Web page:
Evaluación del desempeño docente en los cursos de especializaciones médicas de la Facultad de Medicina de la UNAM en el Hospital General “Dr. Manuel Gea González”

Assessment of Teaching Performance in UNAM Faculty of Medicine Specialty Programs at Hospital General "Dr. Manuel Gea González"
Adrián Martínez-Gonzáleza, Octavio Sierra-Martínezb, Rocío García Duránc, Alberto Salazar Valadezd,Sara Morales Lópeze, Rita Valenzuela Romerof, Melchor Sánchez Mendiolag, h

a Jefe del Departamento de Evaluación Educativa. Secretaría de Educación Médica. Facultad de Medicina, UNAM. Profesor de Carrera Titular "A" del Departamento de Salud Pública, Facultad de Medicina, UNAM.
b Director de Enseñanza e Investigación. Hospital General Dr. "Manuel Gea González".
c Técnico Académico. Secretaría de Educación Médica. Facultad de Medicina, UNAM.
d Subdirector de Enseñanza. Hospital General Dr. "Manuel Gea González".
e Jefa del Departamento de Integración de Ciencias Médicas. Facultad de Medicina, UNAM.
f Jefa de la División de Posgrado. Hospital General Dr. "Manuel Gea González".
g Secretario de Educación Médica. Facultad de Medicina, UNAM.
h Profesor de Carrera Titular "A" de la División de Estudios de Posgrado. Facultad de Medicina, UNAM.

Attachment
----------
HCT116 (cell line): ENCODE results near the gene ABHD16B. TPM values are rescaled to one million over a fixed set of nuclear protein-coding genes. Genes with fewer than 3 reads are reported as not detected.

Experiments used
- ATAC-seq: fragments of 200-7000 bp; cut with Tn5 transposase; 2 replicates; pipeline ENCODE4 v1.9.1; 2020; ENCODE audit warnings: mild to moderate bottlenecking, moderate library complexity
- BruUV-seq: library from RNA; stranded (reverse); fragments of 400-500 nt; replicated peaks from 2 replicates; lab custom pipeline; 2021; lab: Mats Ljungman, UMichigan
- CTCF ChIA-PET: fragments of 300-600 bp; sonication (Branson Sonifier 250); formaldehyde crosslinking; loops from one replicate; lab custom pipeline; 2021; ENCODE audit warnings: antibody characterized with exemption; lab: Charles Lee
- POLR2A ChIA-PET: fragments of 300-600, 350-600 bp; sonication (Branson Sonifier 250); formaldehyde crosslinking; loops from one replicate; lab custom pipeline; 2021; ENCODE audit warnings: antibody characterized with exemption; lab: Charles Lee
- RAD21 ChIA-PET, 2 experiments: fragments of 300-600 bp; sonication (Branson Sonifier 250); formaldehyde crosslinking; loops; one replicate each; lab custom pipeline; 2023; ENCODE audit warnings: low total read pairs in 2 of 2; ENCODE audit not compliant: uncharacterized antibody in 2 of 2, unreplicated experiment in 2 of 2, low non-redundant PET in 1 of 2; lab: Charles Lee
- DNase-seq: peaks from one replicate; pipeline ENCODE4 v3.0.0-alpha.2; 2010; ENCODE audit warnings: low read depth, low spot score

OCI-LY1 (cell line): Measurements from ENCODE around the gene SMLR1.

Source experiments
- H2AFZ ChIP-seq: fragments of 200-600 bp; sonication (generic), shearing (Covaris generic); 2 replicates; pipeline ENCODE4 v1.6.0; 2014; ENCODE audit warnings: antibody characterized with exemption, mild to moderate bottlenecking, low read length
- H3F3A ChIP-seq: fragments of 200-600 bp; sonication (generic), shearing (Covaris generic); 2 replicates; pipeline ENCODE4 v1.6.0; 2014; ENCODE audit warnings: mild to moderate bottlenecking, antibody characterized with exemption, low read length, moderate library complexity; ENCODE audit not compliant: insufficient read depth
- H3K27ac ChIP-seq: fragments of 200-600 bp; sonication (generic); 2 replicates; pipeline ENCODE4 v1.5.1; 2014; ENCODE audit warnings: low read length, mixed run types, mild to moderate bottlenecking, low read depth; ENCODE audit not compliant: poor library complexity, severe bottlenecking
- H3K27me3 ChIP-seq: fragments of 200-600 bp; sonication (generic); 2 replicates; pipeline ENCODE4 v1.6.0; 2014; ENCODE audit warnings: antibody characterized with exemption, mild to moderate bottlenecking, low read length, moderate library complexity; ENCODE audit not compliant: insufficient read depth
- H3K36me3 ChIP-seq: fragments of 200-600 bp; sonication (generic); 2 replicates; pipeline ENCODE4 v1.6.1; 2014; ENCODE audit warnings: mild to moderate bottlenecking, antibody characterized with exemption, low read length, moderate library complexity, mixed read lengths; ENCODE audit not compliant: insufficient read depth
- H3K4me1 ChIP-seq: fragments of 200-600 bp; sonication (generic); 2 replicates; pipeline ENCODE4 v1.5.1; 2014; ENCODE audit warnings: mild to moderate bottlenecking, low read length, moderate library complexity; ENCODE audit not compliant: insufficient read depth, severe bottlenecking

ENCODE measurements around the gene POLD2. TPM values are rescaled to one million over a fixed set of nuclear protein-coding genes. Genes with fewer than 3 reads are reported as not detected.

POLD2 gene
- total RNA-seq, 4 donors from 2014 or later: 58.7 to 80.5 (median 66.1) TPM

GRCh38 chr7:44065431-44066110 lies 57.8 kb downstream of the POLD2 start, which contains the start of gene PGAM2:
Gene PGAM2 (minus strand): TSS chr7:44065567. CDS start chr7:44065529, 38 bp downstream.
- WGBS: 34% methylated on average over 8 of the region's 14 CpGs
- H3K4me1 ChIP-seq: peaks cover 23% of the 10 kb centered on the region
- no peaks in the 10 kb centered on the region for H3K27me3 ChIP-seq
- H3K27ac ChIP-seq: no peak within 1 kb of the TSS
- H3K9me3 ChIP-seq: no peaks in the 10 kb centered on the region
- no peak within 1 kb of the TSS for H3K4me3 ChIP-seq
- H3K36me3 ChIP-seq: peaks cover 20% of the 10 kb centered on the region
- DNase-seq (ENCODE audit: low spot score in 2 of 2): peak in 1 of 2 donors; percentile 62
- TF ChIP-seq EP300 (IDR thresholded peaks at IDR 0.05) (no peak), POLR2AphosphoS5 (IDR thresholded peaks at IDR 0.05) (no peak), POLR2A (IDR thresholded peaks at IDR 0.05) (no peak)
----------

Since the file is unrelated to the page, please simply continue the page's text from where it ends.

Recepción 13 de octubre de 2011; aceptación 8 de noviembre de 2011

Palabras Clave

Educación médica; Evaluación; Desempeño docente; opinión del residente; Posgrado.


Medical education; Assessment; Teaching performance; Residents' opinion; Postgraduate.


Introduction: Clinicians and researchers are not necessarily good teachers by virtue of their disciplinary expertise. In addition to being an expert in a field, other functions and duties
that may be evaluated are needed, among them the teaching competences that show different
degrees of performance and that are required to enhance the educational process.

Objective: To assess teaching performance by residents’ opinion at “Dr. Manuel Gea González” Hospital in Mexico City.

Methods: The study population consisted of UNAM Faculty of Medicine residency courses’ in the abovementioned hospital. Variables considered were age, gender, year of residency, and specialty type classified as Medical or Surgical. The anonymous questionnaire to assess teaching performance by residents’ opinion has evidence of validity and reliability; it is composed of 37 items and 5 dimensions with a Likert scale.

Results: Twenty-five teachers from 13 specialties were evaluated by 281 residents who stated that teaching performance is acceptable, with an average of 4.25 for medical courses, and
excellent with an average of 4.70 for the surgical courses. The best valued dimension was “Knowledge of the course” with an average of 4.32 in contrast to the “Assessment” dimension with 3.84. It should be noted that the scores of the surgical specialties were statistically higher in 4 of the 5 dimensions as compared to medical ones (ANOVA) with the exception of dimension I corresponding to the “Teacher-resident relation and motivation”.

Conclusions: Teaching performance by residents’ opinion was macceptable. Different degrees of teaching performance ranging from fair to excellent were found. Surgical specialties were
rated higher than medical specialties.